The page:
Not having heard much about Jeremy Hammond up to that point, I delved into the case. I learned about the elite hacktivist groups that Hammond had been involved with and his association with Sabu, a hacker-turned-FBI-informant. I learned more about Stratfor and their spying activities on members of Occupy Wall Street; about the conflict of interest for Judge Preska, whose husband was apparently a victim of the Stratfor hacks. I learned more about the FBI's involvement, seeing very clearly that Stratfor intel was somehow a strategic acquisition for the FBI (the bureau was monitoring the hack and has undoubtedly made use of the information that came out of it) and that Hammond's case was a textbook example of entrapment, wherein Hammond is paying the penalty for doing the FBI's dirty work.
Bust most of all, I was moved by the words of Hammond himself, which he delivered during his prepared sentencing statement, published that day on SparrowMedia.com.
Though of course it's very important to draw attention to this case, which got precious little coverage in the media, I most wish to highlight excerpts of Hammond's moving statement, below:
Good morning. Thank you for this opportunity. My name is Jeremy Hammond and I’m here to be sentenced for hacking activities carried out during my involvement with Anonymous. I have been locked up at MCC for the past 20 months and have had a lot of time to think about how I would explain my actions.
The acts of civil disobedience and direct action that I am being sentenced for today are in line with the principles of community and equality that have guided my life. I hacked into dozens of high profile corporations and government institutions, understanding very clearly that what I was doing was against the law, and that my actions could land me back in federal prison. But I felt that I had an obligation to use my skills to expose and confront injustice—and to bring the truth to light.
I was particularly moved by the heroic actions of Chelsea Manning, who had exposed the atrocities committed by U.S. forces in Iraq and Afghanistan. She took an enormous personal risk to leak this information – believing that the public had a right to know and hoping that her disclosures would be a positive step to end these abuses. It is heart-wrenching to hear about her cruel treatment in military lockup.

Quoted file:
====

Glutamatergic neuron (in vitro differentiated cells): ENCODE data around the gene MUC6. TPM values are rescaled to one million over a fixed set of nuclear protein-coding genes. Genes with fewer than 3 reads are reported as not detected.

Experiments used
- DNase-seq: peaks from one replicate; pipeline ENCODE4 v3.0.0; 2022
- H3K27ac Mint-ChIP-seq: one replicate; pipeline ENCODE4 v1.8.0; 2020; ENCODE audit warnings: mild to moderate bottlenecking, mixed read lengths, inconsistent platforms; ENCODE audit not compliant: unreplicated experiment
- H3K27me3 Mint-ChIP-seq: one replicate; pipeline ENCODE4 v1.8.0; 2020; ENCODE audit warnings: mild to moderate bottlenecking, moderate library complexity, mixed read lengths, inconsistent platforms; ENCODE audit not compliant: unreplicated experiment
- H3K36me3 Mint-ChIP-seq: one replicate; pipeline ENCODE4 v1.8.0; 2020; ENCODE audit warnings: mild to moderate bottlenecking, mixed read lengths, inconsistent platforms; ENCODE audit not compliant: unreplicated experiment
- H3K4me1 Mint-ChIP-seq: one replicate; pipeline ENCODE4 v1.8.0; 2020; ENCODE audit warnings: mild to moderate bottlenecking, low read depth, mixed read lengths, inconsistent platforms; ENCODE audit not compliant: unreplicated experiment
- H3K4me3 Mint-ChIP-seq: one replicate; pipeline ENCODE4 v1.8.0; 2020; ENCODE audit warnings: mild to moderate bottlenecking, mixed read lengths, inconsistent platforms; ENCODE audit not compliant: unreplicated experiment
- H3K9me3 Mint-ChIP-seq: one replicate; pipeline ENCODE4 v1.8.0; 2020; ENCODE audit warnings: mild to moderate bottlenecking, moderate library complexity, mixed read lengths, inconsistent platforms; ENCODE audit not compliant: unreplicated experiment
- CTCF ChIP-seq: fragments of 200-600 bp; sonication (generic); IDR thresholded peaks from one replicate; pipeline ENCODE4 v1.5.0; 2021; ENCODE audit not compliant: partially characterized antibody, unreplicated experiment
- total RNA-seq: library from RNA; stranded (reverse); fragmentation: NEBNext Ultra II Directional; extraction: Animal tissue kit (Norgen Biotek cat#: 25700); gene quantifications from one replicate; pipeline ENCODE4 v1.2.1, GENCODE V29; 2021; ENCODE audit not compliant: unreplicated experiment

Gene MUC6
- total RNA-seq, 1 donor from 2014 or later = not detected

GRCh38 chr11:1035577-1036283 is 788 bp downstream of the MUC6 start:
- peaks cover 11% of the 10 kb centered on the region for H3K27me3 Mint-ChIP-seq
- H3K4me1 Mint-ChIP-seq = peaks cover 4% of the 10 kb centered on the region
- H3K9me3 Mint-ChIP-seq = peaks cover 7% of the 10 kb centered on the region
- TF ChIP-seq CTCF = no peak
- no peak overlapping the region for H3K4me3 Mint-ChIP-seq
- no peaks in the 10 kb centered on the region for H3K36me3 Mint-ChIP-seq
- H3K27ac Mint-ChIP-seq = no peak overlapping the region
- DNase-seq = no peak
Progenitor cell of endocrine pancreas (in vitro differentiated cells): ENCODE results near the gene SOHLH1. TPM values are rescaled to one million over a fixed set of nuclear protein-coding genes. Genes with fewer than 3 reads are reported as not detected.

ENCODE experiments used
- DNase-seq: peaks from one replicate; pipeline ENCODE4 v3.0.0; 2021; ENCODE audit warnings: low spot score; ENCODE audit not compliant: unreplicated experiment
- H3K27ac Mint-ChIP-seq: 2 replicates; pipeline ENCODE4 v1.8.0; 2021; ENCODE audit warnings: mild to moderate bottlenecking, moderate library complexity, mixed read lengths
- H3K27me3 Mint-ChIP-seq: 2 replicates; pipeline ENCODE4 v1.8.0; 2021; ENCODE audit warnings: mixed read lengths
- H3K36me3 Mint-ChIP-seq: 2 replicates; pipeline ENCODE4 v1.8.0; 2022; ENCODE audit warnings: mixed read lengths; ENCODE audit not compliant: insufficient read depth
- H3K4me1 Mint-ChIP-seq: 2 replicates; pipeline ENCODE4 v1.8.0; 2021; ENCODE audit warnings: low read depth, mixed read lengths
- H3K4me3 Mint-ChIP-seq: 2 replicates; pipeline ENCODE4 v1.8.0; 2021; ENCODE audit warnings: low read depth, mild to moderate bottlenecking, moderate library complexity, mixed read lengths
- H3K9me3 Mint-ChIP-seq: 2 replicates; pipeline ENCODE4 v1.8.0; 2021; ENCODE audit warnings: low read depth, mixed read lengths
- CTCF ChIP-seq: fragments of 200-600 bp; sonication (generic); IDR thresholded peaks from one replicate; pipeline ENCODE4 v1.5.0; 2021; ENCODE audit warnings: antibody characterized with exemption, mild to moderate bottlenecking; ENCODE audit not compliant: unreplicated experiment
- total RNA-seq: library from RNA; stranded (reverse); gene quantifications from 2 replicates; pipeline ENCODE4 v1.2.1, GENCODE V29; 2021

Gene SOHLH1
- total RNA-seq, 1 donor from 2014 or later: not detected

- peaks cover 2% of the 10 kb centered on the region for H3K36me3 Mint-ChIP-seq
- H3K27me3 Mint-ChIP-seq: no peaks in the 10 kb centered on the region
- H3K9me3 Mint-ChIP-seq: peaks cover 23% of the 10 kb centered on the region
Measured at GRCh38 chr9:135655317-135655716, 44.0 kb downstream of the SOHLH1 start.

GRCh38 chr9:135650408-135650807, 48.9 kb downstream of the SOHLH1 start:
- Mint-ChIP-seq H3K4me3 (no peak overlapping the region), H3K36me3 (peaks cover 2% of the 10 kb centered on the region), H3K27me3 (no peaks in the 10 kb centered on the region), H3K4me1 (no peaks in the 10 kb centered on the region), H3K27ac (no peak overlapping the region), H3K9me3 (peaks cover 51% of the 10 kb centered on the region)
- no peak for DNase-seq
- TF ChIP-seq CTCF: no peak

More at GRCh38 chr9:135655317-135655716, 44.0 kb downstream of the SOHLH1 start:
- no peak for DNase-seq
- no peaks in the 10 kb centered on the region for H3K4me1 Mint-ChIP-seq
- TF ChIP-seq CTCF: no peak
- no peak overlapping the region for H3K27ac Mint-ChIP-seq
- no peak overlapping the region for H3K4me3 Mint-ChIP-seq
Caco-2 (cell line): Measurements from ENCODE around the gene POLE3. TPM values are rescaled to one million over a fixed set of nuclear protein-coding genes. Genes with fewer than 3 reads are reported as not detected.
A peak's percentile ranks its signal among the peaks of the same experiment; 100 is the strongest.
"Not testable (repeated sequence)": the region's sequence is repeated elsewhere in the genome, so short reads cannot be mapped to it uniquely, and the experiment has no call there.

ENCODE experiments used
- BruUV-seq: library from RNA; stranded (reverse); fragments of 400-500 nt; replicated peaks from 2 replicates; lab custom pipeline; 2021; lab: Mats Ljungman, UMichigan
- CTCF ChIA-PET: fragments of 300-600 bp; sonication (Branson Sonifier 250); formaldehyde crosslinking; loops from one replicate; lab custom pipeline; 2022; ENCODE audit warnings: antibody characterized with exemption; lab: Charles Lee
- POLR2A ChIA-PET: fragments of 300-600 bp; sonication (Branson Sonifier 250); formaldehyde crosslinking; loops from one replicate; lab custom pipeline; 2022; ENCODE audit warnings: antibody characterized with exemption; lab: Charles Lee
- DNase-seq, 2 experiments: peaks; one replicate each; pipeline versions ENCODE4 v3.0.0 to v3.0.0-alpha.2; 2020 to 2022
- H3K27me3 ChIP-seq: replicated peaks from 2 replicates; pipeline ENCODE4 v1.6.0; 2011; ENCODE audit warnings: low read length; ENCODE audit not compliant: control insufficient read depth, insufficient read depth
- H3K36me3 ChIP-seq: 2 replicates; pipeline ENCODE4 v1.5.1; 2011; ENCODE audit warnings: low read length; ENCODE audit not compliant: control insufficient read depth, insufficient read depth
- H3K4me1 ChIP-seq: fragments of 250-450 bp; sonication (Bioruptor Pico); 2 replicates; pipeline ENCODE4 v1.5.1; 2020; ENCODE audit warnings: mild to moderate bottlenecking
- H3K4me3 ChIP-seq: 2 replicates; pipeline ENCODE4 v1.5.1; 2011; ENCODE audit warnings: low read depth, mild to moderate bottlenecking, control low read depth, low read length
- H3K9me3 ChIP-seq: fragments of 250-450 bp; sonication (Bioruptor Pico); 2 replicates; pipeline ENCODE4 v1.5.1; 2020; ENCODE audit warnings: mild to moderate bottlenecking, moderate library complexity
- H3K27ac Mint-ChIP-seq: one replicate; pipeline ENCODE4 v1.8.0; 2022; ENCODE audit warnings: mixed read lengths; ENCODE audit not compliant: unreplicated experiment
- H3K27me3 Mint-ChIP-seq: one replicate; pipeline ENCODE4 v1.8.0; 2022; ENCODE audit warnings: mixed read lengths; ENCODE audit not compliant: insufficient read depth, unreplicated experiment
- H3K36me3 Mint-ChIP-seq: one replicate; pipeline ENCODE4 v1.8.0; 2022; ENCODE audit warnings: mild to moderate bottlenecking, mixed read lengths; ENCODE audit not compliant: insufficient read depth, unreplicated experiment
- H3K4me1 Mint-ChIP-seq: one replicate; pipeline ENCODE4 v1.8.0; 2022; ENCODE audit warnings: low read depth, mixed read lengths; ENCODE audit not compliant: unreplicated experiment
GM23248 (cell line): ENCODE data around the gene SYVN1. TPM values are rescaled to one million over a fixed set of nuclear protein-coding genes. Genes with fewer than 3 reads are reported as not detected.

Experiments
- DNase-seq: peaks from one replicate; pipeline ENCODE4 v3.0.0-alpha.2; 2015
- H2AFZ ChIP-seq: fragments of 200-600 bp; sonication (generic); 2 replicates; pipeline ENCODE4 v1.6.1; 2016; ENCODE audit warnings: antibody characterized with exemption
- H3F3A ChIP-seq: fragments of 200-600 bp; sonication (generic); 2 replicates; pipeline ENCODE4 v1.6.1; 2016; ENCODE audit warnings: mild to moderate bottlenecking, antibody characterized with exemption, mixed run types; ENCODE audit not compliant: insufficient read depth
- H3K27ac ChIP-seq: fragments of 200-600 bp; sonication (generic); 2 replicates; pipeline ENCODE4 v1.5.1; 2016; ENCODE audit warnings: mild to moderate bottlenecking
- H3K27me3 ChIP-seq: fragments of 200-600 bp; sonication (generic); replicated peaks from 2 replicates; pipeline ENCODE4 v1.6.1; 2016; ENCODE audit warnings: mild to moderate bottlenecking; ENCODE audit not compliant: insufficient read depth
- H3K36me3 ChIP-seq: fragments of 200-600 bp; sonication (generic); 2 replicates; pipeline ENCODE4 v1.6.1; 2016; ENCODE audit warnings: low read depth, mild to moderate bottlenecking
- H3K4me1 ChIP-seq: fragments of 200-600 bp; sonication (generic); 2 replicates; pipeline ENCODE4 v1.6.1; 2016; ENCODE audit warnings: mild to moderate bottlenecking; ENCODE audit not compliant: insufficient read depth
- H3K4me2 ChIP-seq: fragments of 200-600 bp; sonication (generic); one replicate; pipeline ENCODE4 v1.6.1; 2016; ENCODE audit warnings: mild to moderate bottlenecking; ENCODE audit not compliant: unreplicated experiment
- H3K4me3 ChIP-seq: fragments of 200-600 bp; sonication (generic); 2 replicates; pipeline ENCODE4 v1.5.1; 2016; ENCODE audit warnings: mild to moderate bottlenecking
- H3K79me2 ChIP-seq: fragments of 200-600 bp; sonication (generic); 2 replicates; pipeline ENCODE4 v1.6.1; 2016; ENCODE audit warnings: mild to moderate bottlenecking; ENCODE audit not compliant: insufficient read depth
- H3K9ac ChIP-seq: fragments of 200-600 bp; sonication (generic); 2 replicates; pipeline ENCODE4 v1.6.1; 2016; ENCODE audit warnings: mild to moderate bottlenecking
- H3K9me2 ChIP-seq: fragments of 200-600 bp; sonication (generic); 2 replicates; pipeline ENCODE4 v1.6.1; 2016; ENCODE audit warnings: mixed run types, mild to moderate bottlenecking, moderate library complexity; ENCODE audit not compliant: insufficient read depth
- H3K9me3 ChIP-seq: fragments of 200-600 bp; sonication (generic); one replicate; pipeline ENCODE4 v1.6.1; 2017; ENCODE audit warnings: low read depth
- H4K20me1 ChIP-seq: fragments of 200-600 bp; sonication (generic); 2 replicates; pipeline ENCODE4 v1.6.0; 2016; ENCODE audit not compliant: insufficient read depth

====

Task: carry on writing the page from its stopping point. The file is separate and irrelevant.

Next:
I had to ask myself, if Chelsea Manning fell into the abysmal nightmare of prison fighting for the truth, could I in good conscience do any less, if I was able? I thought the best way to demonstrate solidarity was to continue the work of exposing and confronting corruption.
I was drawn to Anonymous because I believe in autonomous, decentralized direct action. At the time Anonymous was involved in operations in support of the Arab Spring uprisings, against censorship, and in defense of Wikileaks... It was an exciting time – the birth of a digital dissent movement, where the definitions and capabilities of hacktivism were being shaped.
Anonymous was also involved in the early stages of Occupy Wall Street. I was regularly participating on the streets as part of Occupy Chicago and was very excited to see a worldwide mass movement against the injustices of capitalism and racism. In several short months, the “Occupations” came to an end, closed by police crackdowns and mass arrests of protestors who were kicked out of their own public parks. The repression of Anonymous and the Occupy Movement set the tone for Antisec in the following months – the majority of our hacks against police targets were in retaliation for the arrests of our comrades.
As a result of the Stratfor hack, some of the dangers of the unregulated private intelligence industry are now known. It has been revealed through Wikileaks and other journalists around the world that Stratfor maintained a worldwide network of informants that they used to engage in intrusive and possibly illegal surveillance activities on behalf of large multinational corporations.
The U.S. hypes the threat of hackers in order to justify the multi billion dollar cyber security industrial complex, but it is also responsible for the same conduct it aggressively prosecutes and claims to work to prevent. The hypocrisy of “law and order” and the injustices caused by capitalism cannot be cured by institutional reform but through civil disobedience and direct action. Yes I broke the law, but I believe that sometimes laws must be broken in order to make room for change.
I am committed to working to make this world a better place for all of us... STAY STRONG AND KEEP STRUGGLING!